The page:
Fitch Sets Out Ratings Evaluation Criteria Focused on Investment Crisis

Fitch Ratings announced that it is “continuing its evaluation of insurance ratings globally, focusing on the impact of declines in investment portfolio market values, and other market pressures, related to the current recessionary economic environment.”

Fitch had previously moved its Rating Outlook for most insurance regions and sectors globally to ‘Negative’, with Outlook changes made for specific sectors or regions at various dates during the second half of 2008.

The rating agency said it “expects downward rating activity to continue throughout 2009, with a heightened level of activity over the next several months. Ultimate ratings migration will be broad-based, potentially impacting over half of Fitch’s rated universe of insurance ratings, but will also likely be shallow. In the vast majority of cases, Fitch expects downgrades will be limited to one or two notches. Downgrades will impact insurer financial strength (IFS) ratings of insurance operating companies, and both long- and short-term debt and hybrids security ratings of holding companies.”

Fitch also indicated that it “believes that the insurance industry thus far has fared better throughout the current financial crisis than other financial institutions, including financial guarantors, mortgage insurers, broker/dealers and commercial banks. This primarily reflects much lower liquidity exposures, lower exposures to subprime assets (including lower exposure to structured finance CDOs and credit default swaps) and generally stronger balance sheets at the onset of the crisis.

“Nonetheless, many insurers are feeling significant pressures from the financial crisis, mainly via sharp declines in the market values of their investment holdings, and via diminished financial flexibility as capital markets remain closed to a number of companies and very expensive for those with access. In addition, certain products that are exposed to the capital markets — such as variable annuities within the U.S. life sector — are creating the potential for material increases in reserves.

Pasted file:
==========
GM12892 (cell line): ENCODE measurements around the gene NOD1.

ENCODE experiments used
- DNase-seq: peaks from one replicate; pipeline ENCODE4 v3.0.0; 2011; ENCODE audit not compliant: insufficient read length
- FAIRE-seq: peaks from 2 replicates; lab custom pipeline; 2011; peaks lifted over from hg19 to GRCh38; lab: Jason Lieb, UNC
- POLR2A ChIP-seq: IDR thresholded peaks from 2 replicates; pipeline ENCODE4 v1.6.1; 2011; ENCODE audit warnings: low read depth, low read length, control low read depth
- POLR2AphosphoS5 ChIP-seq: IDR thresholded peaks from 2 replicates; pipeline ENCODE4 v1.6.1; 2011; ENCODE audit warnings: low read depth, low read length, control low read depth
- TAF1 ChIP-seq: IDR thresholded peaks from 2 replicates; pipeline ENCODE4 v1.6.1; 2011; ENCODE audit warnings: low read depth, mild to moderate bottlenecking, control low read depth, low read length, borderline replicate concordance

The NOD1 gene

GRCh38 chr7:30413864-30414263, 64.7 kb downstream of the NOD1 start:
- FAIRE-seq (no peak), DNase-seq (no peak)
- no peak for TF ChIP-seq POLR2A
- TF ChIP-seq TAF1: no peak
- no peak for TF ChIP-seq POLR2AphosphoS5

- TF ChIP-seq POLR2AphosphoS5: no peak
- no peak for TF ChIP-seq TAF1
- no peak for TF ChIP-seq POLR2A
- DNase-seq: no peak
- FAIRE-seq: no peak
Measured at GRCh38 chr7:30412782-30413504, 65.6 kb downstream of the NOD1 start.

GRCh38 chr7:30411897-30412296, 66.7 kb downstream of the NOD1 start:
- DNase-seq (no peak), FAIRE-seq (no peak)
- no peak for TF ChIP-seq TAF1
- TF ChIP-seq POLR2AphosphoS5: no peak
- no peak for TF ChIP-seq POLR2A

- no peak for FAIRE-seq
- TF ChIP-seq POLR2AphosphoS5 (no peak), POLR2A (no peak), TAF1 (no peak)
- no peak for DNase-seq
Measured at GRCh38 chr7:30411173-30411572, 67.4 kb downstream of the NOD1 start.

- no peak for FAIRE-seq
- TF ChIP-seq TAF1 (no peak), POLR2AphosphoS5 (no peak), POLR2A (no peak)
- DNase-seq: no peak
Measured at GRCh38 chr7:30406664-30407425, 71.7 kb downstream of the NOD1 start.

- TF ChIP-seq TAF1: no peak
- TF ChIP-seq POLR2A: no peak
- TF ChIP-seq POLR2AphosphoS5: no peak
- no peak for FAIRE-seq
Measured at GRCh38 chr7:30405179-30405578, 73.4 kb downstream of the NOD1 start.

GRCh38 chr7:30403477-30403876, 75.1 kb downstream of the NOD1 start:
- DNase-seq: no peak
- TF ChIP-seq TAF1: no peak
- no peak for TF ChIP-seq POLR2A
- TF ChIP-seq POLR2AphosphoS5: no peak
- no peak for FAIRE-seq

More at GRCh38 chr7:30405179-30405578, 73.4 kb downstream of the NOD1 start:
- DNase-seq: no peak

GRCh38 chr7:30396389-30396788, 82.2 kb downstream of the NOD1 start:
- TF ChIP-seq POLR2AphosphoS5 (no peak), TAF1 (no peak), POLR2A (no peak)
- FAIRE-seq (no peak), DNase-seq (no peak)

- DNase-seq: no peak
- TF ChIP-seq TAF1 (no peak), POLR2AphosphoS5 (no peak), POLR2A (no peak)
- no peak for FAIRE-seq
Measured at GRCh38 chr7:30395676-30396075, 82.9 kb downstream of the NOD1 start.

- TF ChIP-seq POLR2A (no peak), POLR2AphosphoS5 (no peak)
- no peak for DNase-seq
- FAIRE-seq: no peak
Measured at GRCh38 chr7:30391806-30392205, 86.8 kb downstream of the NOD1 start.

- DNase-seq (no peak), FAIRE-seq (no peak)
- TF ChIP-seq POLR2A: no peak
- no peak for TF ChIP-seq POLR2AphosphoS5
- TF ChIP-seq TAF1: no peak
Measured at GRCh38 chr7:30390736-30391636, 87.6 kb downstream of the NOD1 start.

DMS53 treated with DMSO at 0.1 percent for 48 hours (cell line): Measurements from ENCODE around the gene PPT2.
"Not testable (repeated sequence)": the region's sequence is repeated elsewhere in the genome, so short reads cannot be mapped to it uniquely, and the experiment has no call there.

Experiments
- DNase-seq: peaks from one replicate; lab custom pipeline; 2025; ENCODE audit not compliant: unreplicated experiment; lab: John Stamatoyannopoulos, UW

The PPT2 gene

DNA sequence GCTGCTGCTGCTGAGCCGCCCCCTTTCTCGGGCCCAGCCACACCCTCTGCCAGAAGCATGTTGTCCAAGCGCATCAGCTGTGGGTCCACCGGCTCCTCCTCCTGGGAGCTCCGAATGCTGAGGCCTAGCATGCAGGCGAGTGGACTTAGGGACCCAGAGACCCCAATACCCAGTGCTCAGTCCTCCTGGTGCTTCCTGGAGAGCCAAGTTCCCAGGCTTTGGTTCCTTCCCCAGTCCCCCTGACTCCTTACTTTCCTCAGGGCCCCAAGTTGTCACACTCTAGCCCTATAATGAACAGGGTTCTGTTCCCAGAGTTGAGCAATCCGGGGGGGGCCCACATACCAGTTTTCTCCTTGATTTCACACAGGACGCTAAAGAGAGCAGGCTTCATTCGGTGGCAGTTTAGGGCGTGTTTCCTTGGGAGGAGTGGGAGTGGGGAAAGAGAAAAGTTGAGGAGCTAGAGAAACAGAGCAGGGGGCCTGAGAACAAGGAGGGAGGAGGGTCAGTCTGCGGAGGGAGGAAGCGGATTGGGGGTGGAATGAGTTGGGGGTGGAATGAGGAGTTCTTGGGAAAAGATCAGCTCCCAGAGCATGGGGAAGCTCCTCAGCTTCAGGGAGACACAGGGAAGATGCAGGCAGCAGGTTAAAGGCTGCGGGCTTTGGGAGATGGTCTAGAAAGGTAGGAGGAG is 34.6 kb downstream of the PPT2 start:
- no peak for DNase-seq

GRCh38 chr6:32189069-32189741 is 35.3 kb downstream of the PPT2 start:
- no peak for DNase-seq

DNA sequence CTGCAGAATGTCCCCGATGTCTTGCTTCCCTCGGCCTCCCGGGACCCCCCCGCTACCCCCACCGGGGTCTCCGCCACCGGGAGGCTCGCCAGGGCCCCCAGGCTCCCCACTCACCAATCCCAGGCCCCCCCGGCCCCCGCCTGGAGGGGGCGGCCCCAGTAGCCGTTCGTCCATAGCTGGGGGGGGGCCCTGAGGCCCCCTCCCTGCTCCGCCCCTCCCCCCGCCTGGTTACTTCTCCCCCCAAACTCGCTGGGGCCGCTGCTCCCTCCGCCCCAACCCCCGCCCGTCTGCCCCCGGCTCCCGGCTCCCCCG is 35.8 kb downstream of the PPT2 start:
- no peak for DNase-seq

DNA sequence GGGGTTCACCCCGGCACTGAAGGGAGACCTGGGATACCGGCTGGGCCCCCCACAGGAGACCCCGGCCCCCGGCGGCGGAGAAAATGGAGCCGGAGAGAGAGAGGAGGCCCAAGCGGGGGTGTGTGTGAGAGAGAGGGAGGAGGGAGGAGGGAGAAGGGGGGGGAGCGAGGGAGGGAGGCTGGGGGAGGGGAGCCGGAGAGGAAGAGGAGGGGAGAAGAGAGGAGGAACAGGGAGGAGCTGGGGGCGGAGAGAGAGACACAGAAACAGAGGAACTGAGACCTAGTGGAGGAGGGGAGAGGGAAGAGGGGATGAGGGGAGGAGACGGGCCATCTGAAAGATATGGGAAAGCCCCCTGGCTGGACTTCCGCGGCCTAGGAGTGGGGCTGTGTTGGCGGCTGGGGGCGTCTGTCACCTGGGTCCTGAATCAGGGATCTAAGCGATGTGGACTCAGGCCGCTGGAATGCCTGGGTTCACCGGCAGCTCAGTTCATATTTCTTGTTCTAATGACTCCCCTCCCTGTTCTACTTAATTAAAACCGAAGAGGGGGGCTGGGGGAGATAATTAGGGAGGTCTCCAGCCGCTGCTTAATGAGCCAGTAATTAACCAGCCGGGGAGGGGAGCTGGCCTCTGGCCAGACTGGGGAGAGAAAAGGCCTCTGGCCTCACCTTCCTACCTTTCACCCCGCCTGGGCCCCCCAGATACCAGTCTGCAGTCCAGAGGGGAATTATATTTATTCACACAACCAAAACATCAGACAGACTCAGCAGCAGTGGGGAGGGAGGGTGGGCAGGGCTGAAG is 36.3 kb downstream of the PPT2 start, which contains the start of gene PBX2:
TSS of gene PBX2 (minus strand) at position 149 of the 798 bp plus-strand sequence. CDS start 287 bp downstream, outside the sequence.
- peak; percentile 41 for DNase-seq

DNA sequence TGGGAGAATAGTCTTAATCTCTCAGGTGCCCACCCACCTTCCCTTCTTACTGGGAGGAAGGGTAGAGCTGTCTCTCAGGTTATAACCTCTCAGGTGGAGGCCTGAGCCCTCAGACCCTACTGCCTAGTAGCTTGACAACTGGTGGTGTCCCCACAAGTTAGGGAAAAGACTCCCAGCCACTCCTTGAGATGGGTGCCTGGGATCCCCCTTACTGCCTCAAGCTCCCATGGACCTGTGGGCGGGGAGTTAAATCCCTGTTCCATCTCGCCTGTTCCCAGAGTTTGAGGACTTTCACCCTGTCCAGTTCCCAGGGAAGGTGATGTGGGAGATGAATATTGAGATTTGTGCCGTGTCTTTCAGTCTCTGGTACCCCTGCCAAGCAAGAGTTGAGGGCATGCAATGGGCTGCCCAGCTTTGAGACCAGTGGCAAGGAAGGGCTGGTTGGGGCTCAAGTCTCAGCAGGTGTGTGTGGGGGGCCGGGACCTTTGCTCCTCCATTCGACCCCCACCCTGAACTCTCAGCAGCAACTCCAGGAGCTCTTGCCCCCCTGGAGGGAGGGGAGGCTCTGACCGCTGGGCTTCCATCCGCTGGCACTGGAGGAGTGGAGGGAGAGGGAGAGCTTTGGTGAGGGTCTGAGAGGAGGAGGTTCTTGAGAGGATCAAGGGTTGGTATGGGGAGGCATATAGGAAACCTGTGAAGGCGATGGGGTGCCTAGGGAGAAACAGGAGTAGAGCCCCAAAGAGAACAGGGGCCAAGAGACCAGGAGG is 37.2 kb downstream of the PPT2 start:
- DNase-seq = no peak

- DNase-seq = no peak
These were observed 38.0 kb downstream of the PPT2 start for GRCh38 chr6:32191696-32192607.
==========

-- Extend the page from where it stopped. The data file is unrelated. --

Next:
“These pressures are manifesting themselves through heightened earnings volatility, reduced investment portfolio liquidity and quality, and material declines in book capital. Fitch expects fourth quarter 2008 results to be particularly acute with respect to increases in unrealized and realized losses on insurers’ fixed income and common stock portfolios, and book capital under IFRS and US-GAAP based accounting (in which investment holdings are generally marked-to-market).”

However, Fitch added that it “expects the extent of downgrades to be greater among life insurers than non-life companies. This reflects life companies’ higher investment leverage, exposures to products such as variable annuities, and higher yet generally manageable liquidity exposures. The ratings impact will also likely vary by region. For example, Japanese insurers tend to have larger direct common stock investment exposures compared to companies in other parts of the world.

“Fitch is using estimated loss factors to aid in the assessment of investment valuation issues in the current environment. These estimates are being used in conjunction with various forms of pro-forma risk-based capital modeling. Fitch is also focusing its reviews on liquidity, as well as various idiosyncratic risks that may exist in ancillary businesses or linked to risk concentrations.”

The role for government capital, which has so far been limited “to a select number of cases (including AEGON and ING in the Netherlands, and AIG in the U.S.),” will continue to play a role. Fitch said it “believes the potential for government provided capital is real for some other of the larger, stronger insurance companies. For example, a number of U.S. life insurers have made applications under TARP. If provided, government funded capital or other forms of financial support could potentially temper downward ratings actions.

“A final important aspect of Fitch’s ongoing analyses will be potential mitigants available to management to address current challenges. These include use of hedging strategies (considering both the extent of hedge benefit versus heightened counterparty exposure and any basis risk), policyholder dividend adjustments, crediting rate adjustment through experience accounts, use of reinsurance, and unlocking hidden asset valuations. For some companies strong operating earnings and rates of internal capital formation could act as an important risk mitigant.

A special report published today discussing how Fitch is applying its ratings criteria in the current recessionary climate titled ‘Insurance Ratings Criteria: Application in a Stressful Environment’ can be found on Fitch’s web site at

Source: Fitch Ratings